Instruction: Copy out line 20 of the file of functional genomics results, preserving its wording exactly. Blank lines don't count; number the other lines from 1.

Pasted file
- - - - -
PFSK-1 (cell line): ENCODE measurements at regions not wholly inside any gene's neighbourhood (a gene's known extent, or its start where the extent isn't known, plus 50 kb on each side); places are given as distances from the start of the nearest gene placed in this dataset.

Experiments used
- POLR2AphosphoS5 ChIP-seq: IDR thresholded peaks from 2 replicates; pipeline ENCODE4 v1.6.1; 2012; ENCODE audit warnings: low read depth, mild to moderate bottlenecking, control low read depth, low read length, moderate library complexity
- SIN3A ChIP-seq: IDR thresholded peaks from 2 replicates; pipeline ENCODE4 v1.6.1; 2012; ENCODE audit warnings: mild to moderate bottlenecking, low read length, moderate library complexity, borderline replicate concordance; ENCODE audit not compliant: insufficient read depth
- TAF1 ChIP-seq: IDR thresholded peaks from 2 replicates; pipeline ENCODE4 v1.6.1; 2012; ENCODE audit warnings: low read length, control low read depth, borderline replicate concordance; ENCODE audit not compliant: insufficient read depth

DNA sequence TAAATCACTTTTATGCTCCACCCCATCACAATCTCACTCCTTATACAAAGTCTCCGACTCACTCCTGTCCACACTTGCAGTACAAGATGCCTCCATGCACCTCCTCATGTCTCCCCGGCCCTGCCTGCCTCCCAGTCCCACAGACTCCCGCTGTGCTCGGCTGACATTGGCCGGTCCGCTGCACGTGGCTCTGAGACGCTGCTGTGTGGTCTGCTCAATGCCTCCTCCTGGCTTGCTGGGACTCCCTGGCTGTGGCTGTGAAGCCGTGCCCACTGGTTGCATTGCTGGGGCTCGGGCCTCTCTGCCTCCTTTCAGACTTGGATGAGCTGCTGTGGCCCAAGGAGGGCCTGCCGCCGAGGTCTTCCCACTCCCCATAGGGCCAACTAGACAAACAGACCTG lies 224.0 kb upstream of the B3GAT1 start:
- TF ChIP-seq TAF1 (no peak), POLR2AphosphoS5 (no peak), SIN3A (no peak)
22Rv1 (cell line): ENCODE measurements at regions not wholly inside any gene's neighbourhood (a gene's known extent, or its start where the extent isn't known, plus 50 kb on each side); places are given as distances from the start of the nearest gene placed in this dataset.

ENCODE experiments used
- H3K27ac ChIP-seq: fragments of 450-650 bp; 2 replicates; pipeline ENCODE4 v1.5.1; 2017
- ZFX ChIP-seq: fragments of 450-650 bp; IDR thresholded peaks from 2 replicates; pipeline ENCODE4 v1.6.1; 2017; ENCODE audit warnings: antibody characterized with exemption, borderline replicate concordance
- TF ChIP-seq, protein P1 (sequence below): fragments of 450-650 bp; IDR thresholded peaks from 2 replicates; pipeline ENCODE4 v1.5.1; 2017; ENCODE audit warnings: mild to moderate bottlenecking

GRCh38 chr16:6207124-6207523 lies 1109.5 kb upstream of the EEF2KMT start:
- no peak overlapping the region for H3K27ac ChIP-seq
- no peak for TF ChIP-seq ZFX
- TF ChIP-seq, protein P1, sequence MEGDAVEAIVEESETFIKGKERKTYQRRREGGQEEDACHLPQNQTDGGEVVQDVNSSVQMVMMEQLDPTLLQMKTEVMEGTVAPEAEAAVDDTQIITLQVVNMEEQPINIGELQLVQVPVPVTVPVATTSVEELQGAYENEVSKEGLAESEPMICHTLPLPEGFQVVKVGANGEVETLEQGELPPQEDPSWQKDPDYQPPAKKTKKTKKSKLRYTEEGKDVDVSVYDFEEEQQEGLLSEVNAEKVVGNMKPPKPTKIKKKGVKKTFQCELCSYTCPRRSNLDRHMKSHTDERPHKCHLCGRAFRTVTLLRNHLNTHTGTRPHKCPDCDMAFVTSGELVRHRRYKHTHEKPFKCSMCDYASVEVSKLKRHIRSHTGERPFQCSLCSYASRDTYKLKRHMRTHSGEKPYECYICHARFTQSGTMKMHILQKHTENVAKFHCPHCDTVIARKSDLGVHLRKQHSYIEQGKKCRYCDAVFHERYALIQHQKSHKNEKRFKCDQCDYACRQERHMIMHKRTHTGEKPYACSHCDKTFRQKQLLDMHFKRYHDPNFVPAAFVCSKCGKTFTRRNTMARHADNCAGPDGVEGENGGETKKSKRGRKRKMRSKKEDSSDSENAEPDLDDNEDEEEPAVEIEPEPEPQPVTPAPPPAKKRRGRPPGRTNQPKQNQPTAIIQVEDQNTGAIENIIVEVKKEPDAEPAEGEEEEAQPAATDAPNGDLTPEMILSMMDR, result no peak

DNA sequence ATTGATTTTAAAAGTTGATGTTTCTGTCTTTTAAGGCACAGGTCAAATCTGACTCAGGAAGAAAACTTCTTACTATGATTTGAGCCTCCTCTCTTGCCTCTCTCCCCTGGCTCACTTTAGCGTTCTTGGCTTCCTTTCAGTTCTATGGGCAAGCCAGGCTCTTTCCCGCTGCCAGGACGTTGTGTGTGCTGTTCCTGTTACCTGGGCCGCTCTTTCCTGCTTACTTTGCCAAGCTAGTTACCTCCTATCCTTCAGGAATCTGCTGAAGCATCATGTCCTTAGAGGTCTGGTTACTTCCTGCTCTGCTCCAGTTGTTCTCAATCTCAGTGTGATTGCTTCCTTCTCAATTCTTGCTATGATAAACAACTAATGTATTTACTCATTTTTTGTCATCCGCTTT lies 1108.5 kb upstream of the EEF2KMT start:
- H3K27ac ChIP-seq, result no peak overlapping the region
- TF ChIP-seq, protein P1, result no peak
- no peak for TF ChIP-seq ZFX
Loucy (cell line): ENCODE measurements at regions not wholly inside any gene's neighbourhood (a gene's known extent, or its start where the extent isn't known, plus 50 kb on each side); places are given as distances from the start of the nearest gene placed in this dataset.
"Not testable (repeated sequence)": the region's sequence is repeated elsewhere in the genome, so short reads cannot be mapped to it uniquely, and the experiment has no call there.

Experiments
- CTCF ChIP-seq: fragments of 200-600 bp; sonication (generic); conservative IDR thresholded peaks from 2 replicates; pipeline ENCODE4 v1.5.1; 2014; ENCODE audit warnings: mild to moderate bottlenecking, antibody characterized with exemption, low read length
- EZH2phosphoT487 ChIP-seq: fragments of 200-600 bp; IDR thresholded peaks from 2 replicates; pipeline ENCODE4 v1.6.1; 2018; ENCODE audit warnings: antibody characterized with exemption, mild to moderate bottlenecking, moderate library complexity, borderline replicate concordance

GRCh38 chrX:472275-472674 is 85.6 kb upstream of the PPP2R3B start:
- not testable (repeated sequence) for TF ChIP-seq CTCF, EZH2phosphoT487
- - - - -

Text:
- no peak for TF ChIP-seq ZFX